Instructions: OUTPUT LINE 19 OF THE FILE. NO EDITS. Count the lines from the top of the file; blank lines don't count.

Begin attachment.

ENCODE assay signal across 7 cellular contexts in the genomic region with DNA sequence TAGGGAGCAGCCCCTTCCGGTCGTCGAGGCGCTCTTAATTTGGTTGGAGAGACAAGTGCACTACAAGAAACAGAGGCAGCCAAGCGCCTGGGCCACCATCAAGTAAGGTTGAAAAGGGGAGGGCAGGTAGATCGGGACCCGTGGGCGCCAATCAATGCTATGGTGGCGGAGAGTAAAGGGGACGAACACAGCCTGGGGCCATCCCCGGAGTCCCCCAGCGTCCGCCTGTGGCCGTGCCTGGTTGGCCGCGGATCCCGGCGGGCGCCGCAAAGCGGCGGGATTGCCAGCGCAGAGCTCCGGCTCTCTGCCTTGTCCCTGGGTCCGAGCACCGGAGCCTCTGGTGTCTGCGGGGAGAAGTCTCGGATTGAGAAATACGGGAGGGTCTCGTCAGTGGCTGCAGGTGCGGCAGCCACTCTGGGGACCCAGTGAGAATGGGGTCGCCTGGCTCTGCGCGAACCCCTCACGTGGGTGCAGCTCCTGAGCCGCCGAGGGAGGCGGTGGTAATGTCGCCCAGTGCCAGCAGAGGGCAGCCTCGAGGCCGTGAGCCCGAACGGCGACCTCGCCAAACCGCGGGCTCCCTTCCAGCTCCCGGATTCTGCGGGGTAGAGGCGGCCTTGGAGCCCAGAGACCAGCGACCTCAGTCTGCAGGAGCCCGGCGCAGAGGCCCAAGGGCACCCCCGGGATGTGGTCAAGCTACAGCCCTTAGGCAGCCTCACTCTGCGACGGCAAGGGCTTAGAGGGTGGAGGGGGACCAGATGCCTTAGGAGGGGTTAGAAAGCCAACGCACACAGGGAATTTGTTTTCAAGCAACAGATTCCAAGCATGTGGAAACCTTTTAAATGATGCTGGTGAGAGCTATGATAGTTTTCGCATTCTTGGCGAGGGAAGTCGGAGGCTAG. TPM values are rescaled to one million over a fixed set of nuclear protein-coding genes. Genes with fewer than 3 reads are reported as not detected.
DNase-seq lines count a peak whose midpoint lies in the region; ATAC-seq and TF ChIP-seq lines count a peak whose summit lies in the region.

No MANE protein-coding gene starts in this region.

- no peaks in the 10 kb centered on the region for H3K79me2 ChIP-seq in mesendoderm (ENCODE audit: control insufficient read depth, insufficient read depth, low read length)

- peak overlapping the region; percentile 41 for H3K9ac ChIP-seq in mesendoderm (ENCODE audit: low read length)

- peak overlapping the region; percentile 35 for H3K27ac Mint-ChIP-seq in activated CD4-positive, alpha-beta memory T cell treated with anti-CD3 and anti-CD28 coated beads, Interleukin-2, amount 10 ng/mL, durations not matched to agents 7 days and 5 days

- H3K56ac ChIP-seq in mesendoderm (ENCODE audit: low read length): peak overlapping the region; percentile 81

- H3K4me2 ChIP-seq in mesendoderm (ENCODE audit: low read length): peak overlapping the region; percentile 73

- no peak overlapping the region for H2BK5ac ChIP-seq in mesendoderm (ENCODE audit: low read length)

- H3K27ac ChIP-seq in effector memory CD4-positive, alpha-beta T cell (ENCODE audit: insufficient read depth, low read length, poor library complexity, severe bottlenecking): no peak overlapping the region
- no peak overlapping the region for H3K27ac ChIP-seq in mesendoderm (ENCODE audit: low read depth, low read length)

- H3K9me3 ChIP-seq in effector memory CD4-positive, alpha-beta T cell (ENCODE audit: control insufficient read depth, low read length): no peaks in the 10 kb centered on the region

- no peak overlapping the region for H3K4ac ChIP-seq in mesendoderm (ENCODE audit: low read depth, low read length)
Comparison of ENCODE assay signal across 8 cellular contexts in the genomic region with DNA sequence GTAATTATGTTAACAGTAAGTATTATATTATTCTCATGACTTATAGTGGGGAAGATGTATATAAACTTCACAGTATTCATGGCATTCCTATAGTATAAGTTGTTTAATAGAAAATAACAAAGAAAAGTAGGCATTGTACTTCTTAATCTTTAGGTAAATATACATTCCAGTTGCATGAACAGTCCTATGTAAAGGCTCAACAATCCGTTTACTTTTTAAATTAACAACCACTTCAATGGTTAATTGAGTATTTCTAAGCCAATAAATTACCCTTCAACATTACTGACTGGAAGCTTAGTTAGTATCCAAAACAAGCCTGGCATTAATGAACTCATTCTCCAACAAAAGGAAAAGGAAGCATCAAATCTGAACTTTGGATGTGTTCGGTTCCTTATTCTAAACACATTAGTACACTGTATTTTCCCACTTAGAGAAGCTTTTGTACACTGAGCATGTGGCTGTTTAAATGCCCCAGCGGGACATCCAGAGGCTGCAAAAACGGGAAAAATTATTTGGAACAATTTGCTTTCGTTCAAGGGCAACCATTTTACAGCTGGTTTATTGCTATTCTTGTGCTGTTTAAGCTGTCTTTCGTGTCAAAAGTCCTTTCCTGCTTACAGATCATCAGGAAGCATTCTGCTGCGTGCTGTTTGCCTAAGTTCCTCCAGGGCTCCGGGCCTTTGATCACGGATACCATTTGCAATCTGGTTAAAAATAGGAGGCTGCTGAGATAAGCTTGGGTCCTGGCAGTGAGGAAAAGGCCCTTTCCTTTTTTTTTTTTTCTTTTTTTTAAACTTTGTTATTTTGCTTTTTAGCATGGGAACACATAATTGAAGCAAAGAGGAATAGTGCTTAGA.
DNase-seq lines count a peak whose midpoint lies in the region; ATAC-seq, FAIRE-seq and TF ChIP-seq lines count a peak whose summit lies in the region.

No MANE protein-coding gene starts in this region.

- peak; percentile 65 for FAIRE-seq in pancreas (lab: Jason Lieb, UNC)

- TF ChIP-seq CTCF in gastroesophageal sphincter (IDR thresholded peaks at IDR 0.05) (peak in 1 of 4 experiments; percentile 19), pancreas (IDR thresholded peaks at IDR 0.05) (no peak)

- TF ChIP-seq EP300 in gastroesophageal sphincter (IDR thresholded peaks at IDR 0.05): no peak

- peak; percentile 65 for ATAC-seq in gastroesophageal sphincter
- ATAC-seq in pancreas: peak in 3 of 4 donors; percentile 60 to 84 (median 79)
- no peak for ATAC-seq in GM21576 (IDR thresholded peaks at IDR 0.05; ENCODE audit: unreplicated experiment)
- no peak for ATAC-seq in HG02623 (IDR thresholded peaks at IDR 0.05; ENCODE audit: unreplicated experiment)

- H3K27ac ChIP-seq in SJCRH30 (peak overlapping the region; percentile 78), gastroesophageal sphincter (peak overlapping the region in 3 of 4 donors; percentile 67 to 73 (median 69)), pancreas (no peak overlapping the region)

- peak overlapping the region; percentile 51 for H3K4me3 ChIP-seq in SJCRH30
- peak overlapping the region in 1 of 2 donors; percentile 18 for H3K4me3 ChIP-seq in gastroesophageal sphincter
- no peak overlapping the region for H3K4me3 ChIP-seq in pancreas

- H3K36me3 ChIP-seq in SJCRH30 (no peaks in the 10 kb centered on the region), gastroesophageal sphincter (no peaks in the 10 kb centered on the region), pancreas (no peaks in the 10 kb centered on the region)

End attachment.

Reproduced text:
- TF ChIP-seq EP300 in gastroesophageal sphincter (IDR thresholded peaks at IDR 0.05): no peak